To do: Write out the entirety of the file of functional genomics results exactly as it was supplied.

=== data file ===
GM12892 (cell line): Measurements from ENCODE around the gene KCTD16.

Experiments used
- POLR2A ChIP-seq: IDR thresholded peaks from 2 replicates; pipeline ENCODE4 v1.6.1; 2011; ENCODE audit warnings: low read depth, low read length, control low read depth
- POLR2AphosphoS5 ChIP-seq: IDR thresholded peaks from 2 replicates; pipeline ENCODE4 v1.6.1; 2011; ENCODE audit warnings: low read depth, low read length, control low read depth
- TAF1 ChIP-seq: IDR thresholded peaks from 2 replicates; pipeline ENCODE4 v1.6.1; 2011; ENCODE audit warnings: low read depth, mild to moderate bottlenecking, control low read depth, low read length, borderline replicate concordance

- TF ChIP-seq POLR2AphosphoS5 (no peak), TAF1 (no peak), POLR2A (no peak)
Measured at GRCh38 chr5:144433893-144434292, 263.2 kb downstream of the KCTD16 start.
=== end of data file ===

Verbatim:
GM12892 (cell line): Measurements from ENCODE around the gene KCTD16.

Experiments used
- POLR2A ChIP-seq: IDR thresholded peaks from 2 replicates; pipeline ENCODE4 v1.6.1; 2011; ENCODE audit warnings: low read depth, low read length, control low read depth
- POLR2AphosphoS5 ChIP-seq: IDR thresholded peaks from 2 replicates; pipeline ENCODE4 v1.6.1; 2011; ENCODE audit warnings: low read depth, low read length, control low read depth
- TAF1 ChIP-seq: IDR thresholded peaks from 2 replicates; pipeline ENCODE4 v1.6.1; 2011; ENCODE audit warnings: low read depth, mild to moderate bottlenecking, control low read depth, low read length, borderline replicate concordance

- TF ChIP-seq POLR2AphosphoS5 (no peak), TAF1 (no peak), POLR2A (no peak)
Measured at GRCh38 chr5:144433893-144434292, 263.2 kb downstream of the KCTD16 start.